If you’re planning to install Mac OS X beta for day-to-day use, expect a dose of disorientation. The whole reason you’re installing the beta is that you can’t wait to live in the Aquafied world of Mac OS X, right? It ain’t gonna happen. In fact, you’ll probably spend most of your time in the Classic environment, which behaves pretty much like Mac OS 9. At best you’ll get bounced back and forth a lot between Mac OS X proper and Classic. Few popular apps will be Carbonized — rewritten to take advantage of X — until well into the beta period. See
for a constantly updated list of Carbonized apps.
Here are a few pointers to help you survive the ride.
Basic Look and Feel
When you’re running a Mac OS X app, the menu bar looks Mac OS X-ish. No Apple menu on the left, no applications menu on the right, and so on. But when you’re running Classic applications, the menu bar has the old familiar OS 9 look. It makes it hard to get used to anything.
Classic, the Application
When you start up the Classic environment, you’re actually running a Mac OS X application called Classic. If you click on the “9” in the Dock, you’ll find yourself inside this application, wondering where the hell you are. Although it’s called Classic, it has an OS X look and feel. Why is it there? It lets you Restart or Shut Down the Classic environment. There’s a similar application, called Classic Support, within the Classic environment so it has an OS 9 look and feel.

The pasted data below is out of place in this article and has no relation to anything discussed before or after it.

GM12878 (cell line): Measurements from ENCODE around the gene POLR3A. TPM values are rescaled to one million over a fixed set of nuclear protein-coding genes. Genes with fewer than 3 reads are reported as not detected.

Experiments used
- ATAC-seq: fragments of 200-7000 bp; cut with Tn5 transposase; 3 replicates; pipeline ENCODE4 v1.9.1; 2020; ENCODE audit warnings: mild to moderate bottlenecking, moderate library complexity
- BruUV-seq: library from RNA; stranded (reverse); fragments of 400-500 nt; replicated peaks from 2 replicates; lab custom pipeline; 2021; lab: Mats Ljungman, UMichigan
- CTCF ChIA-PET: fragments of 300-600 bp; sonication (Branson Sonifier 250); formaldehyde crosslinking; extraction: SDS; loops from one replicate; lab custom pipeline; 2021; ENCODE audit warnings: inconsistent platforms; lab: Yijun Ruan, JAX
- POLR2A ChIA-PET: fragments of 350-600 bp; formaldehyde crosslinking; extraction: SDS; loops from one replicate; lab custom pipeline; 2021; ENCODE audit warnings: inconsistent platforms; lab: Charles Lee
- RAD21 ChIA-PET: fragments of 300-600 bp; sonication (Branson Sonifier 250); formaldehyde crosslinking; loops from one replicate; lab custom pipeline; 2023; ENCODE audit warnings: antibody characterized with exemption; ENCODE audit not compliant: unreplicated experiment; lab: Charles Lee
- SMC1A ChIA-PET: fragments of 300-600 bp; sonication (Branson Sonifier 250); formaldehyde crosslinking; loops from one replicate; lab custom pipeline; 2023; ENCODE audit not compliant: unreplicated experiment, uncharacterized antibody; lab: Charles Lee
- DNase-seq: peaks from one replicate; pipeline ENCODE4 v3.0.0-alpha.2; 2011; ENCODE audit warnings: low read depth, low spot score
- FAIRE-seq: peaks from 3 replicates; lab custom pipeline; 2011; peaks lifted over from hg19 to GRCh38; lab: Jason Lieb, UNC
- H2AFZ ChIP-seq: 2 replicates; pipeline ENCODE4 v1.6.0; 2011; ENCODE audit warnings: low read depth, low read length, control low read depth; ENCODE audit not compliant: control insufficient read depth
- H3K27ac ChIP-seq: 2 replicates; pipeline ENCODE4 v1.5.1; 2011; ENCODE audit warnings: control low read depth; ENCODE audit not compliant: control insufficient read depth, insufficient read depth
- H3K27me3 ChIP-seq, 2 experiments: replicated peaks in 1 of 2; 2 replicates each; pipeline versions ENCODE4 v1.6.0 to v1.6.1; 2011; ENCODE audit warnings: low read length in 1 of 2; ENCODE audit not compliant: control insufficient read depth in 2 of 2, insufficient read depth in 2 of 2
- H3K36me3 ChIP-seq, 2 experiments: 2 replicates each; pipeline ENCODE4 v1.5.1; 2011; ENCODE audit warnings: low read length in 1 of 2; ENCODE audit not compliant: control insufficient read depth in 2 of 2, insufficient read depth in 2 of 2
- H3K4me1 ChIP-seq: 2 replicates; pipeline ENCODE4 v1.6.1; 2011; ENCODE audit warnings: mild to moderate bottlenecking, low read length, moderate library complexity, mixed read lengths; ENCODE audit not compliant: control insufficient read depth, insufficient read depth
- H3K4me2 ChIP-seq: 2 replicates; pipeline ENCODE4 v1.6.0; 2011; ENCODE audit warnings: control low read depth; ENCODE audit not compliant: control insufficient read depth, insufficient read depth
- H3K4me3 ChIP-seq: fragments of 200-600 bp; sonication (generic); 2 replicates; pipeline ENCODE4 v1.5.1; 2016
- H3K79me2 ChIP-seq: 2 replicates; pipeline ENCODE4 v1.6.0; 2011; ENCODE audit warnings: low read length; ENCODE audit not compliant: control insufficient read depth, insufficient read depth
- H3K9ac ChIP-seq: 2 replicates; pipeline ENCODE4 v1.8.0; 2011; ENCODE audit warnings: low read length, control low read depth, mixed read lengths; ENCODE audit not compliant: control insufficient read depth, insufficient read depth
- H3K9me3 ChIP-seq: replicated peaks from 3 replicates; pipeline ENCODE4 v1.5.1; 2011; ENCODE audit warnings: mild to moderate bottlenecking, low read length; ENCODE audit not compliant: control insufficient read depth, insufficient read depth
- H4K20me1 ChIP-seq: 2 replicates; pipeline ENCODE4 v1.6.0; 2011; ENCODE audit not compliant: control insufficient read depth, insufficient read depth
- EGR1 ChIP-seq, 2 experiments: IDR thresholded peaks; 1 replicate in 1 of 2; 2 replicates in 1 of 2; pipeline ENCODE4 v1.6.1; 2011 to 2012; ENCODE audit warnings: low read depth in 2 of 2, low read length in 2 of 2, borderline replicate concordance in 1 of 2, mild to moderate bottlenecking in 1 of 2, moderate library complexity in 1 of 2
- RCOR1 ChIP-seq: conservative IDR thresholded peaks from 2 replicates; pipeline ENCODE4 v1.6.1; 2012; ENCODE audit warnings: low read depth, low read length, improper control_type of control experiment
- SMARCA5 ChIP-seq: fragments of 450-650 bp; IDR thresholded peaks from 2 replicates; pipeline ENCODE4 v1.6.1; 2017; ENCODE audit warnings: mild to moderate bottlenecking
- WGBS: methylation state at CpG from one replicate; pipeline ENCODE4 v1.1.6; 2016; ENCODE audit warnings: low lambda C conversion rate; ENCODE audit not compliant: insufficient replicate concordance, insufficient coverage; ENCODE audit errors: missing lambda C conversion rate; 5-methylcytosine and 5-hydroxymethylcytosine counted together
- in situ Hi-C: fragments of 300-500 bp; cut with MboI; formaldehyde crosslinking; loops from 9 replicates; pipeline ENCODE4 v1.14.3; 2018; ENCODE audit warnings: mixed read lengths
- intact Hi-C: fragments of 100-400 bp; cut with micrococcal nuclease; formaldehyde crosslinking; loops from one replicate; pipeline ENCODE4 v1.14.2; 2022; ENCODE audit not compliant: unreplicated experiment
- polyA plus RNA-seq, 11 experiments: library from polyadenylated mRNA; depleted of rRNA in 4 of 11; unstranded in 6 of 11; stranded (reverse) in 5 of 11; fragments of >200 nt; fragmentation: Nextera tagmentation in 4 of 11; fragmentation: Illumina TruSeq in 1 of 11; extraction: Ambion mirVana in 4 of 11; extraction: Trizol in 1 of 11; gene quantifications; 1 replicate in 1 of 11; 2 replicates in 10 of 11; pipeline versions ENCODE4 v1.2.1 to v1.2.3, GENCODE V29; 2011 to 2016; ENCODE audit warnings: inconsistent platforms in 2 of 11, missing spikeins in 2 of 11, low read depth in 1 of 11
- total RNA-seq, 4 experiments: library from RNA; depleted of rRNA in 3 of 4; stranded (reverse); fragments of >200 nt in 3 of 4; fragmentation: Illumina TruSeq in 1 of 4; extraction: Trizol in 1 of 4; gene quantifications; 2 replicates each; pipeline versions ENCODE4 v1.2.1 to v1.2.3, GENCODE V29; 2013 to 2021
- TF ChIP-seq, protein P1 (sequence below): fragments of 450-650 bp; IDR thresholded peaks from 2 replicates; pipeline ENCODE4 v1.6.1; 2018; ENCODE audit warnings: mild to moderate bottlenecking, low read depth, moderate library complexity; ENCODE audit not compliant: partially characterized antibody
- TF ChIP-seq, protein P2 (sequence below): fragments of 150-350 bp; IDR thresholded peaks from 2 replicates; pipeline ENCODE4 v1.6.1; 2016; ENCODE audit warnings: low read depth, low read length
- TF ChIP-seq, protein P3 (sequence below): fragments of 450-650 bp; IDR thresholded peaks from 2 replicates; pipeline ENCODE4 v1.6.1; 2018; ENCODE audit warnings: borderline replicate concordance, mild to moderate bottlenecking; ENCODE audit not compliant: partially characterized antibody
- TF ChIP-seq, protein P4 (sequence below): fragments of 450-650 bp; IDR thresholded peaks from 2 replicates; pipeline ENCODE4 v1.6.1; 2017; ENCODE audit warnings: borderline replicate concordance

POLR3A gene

No matter how you have your network settings configured in Mac OS 9, when Classic starts up, Mac OS X will override them with its own settings. Location Manager in OS 9 gets confused by this OS X override and displays cryptic messages when you shut down. So you might as well turn it off. AirPort isn’t supported in Mac OS X beta, so you might as well turn that off, too.
Mac OS X and the Classic environment don’t share a common set of fonts. Your Classic apps will have access to all the fonts you had installed in Mac OS 9. But your Mac OS X apps won’t, unless you also install them in the OS X Fonts folder (within the System: Library folder).
Extensions and Control Panels
They’re not accessible in Mac OS X, and they don’t all work when you run a Classic app. In Classic, you’ll probably want to turn off some extensions until they’re taught how to behave properly under OS X.
Printers, scanners, mice, and other peripheral devices communicate with your computer through bits of software known as drivers. Well, guess what? Mac OS 9 drivers don’t work under Mac OS X. So peripherals need all-new drivers for X. Many of these won’t be ready right away. Apple will provide some generic basic-functionality drivers, such as laser printers, for example, and for plain-vanilla mice and keyboards. But you’ll probably have to wait awhile before you can use all of the features of all your peripherals with OS X. And printing to a USB printer from Classic simply doesn’t work in the beta.
Don’t Be Disheartened
Just be aware that the OS 9 to OS X transition is going to be a bit rocky. As long as you’re prepared for a bit of bizarre behavior, you’ll do fine.